There are 32 Comments. Add Yours.

  1. K.P.Mishra
    April 12, 2015

    Eagle is the symbol of self-determination, freedom and unity.

  2. Tunde Adepegba
    March 13, 2015

    looking at these wonderful pictures, reminds me why this is our National Bird!

  3. wadi3 el yamani
    March 1, 2015

    national juografique

  4. sunil Chengannur
    February 27, 2015


  5. reece geyer
    February 15, 2015


  6. Bill Roach
    February 2, 2015

    I’ve been to Dutch Harbor and it’s an amazing place. Never have I seen so many eagles. Your photos are tremendous. I took some cool pictures as well and was amazed how raw they felt.

  7. viral shah
    January 26, 2015

    Nigge sir. U r taking photography in new heights each photo tells story it self that what eagle was about. Amazing job.

  8. jack
    January 24, 2015

    its interesting

  9. SriRamanan
    January 19, 2015

    let them live for next Generation. good job.

  10. Ray
    January 14, 2015

    Think the proper grammer should
    be “you and me” not “you and I”.

    To tell this alternate tale, Nigge needed an environment where the living is anything but easy. “I found the perfect solution for this,” Nigge says of Alaska’s Aleutian Islands, where precipitation—rain and snow—is a constant. Here, eagles eke out an existence squarely on the ground—living an everyday life full of highs and lows, just like you and I.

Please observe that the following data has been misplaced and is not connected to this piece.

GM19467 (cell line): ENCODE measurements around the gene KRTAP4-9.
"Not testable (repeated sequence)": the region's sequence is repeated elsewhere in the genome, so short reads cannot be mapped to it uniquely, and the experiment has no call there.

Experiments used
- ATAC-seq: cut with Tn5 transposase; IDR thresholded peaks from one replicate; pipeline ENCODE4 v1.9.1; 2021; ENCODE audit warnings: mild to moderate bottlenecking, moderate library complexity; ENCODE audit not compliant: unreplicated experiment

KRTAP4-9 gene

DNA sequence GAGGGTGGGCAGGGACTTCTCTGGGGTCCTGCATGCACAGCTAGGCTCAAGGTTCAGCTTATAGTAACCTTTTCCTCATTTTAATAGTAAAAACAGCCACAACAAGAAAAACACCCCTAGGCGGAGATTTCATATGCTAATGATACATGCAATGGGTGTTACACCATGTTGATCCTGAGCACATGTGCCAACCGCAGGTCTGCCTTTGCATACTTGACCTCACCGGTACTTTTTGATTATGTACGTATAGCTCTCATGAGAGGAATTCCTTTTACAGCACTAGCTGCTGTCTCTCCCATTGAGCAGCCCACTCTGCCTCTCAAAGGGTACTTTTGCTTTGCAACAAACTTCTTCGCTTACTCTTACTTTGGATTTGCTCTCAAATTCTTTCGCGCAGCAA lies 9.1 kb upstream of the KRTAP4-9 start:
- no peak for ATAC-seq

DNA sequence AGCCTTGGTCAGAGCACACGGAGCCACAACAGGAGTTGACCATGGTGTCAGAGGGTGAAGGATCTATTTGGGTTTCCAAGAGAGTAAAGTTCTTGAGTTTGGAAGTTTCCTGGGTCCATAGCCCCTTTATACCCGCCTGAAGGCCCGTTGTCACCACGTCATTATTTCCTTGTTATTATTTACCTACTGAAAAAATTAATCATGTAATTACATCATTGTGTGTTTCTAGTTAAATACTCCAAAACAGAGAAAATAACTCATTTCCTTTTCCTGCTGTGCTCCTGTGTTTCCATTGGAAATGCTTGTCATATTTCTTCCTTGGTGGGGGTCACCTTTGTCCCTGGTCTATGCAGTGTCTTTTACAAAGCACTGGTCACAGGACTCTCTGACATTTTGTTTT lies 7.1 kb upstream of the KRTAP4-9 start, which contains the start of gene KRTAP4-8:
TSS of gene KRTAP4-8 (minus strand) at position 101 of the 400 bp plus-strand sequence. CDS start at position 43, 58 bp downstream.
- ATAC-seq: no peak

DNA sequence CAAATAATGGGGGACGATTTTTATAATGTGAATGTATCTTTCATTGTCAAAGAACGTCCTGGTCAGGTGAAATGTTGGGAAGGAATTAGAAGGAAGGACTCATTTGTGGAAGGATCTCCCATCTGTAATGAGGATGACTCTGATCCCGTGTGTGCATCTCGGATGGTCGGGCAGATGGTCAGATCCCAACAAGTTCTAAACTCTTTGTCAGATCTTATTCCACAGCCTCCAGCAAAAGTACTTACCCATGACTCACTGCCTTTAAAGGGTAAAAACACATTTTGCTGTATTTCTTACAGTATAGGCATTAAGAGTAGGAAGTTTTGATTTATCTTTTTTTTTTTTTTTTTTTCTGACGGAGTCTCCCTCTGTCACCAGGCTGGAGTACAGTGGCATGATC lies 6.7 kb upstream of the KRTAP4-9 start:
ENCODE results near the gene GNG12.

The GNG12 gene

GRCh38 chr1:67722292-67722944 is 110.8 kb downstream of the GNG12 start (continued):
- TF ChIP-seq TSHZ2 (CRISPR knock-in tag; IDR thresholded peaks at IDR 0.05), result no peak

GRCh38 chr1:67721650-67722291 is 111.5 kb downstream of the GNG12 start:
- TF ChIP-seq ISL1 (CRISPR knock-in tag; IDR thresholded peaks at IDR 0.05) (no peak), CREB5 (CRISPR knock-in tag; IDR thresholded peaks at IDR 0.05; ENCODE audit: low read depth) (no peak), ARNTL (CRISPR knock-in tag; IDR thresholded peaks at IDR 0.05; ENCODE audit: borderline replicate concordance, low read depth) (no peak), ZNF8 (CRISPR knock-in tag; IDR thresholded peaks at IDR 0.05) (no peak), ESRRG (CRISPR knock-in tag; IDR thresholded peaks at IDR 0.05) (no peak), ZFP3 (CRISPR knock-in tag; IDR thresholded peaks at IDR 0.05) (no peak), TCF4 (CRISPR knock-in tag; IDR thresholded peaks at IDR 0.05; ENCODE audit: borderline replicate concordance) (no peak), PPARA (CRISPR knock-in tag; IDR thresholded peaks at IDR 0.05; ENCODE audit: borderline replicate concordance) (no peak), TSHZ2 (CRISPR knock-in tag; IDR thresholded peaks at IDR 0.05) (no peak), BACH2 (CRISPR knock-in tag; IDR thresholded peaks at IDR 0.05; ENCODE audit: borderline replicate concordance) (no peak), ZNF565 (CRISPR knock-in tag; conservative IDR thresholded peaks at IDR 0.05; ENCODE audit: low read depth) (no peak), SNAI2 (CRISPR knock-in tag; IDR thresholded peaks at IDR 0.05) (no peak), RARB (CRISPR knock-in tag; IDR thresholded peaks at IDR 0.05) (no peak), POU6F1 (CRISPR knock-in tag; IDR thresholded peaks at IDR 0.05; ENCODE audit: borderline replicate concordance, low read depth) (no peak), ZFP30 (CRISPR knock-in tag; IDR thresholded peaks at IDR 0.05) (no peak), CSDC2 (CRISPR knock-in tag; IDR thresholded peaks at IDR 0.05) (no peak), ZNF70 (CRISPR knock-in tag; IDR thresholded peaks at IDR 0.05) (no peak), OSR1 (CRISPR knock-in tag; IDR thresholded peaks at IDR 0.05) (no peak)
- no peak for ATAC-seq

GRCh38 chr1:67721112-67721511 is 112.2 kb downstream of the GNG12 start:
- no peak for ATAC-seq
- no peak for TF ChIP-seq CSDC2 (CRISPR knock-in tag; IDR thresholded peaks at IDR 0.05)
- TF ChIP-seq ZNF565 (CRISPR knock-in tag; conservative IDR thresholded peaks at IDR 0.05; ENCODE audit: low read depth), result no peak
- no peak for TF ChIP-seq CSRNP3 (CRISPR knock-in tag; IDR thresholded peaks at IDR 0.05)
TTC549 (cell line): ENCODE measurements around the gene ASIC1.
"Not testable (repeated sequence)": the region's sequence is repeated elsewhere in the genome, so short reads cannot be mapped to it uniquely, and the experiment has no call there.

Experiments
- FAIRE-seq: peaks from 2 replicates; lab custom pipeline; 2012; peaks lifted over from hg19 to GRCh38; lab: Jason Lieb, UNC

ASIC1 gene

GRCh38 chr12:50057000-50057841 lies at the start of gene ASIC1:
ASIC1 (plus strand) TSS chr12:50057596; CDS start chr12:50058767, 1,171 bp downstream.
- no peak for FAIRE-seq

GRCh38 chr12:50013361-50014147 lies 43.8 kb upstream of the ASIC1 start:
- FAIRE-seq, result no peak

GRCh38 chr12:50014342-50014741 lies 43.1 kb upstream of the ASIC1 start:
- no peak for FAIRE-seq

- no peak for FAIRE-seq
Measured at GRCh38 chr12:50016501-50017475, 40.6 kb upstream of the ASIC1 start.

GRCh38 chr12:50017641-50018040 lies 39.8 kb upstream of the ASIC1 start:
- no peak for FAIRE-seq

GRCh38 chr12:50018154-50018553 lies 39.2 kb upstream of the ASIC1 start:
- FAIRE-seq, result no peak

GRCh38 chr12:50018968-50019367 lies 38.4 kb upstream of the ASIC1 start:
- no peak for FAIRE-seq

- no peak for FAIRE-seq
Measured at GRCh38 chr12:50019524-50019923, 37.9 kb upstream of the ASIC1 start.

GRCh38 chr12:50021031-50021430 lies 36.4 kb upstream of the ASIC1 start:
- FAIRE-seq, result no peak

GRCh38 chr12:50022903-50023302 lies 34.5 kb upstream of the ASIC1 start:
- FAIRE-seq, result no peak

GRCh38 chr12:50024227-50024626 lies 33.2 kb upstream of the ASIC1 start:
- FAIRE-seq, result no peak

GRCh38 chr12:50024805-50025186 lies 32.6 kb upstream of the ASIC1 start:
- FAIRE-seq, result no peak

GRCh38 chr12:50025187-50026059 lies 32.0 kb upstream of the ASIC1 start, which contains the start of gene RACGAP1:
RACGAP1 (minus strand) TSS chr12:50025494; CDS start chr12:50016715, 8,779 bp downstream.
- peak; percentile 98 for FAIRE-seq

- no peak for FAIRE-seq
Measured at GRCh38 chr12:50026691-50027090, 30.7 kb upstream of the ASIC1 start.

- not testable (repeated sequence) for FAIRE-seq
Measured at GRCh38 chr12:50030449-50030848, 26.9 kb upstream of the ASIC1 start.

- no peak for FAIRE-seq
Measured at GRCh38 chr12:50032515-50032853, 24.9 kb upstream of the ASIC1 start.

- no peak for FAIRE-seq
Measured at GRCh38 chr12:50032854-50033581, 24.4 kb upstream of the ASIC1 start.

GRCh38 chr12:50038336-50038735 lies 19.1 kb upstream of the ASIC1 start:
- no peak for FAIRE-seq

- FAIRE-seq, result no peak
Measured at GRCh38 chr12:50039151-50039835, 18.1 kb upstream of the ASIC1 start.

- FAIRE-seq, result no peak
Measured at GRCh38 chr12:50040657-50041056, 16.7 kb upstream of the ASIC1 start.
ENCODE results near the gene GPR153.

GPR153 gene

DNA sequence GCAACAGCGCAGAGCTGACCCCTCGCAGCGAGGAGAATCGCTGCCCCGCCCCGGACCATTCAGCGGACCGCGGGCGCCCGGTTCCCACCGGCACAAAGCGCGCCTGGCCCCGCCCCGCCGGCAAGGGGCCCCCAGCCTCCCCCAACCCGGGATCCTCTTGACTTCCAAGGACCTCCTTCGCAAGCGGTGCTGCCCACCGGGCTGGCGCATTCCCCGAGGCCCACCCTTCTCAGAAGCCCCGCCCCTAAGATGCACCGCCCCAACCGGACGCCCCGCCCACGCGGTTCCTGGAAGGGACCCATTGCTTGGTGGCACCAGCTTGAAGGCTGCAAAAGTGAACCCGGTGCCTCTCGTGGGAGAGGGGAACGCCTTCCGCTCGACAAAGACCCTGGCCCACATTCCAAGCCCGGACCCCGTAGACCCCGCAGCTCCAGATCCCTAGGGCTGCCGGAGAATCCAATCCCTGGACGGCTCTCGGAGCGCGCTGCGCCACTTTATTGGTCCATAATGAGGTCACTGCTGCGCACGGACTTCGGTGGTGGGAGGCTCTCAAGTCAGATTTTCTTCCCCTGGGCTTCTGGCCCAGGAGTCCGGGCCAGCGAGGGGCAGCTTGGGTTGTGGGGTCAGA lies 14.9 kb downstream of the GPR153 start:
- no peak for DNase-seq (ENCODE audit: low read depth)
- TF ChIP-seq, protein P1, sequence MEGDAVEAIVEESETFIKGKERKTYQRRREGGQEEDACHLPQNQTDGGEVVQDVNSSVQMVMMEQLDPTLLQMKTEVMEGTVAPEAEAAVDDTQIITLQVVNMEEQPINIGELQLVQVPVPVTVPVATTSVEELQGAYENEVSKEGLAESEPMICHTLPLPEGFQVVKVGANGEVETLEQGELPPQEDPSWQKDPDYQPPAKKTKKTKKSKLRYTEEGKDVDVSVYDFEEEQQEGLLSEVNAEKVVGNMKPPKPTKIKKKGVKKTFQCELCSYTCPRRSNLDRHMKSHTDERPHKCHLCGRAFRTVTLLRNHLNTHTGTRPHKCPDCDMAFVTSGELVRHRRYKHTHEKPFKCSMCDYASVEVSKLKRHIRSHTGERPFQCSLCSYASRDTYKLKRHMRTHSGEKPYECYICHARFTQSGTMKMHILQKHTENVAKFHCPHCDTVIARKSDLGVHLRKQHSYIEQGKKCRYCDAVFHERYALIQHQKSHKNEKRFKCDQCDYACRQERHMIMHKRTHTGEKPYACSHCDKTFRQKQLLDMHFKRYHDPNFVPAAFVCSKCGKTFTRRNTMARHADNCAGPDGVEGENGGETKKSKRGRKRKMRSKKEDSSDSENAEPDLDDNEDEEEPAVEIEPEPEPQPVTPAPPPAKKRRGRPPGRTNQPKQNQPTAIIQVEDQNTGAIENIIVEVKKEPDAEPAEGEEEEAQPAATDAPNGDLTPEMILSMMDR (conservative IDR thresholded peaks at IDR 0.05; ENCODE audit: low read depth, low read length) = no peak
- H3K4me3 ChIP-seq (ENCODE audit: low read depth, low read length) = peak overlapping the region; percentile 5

11. Kriste Baude
    January 6, 2015

    I just read that the fine for poaching a Bald Eagle is $500,000

  12. Kriste Baude
    January 3, 2015

    Oh what beautiful pictures! The eagles are so wonderful and strong and majestic…

  13. Hélène Essertaize
    December 25, 2014

    Thank’s ! For the beauty.

  14. Virginia Lusk
    December 22, 2014

    Fantastic photos of the eagles. Fortunately for us here in the Midwest, eagles are starting to nest locally. How lucky for me and others that we get to also photography them now here. Your photographs are wonderful. Thank you for sharing your talent with us!

  15. Nilvia R . Moncada
    December 21, 2014

    Beautiful documentary ,I always love to learn about different animals. Thanks for sharing.

  16. Ton
    December 21, 2014

    Super !

  17. maoosd qureshi
    December 21, 2014

    Eagle is a bird have quite different characterics than all bird, this is strong in every aspect even in eye sight, haunting etc. Dr. Mohammad Iqbal a great poet of Muslims also recognized by many different communities had chosen the name of eagle making a symbol of self determination, freedom, unity and strength throughout in his poetry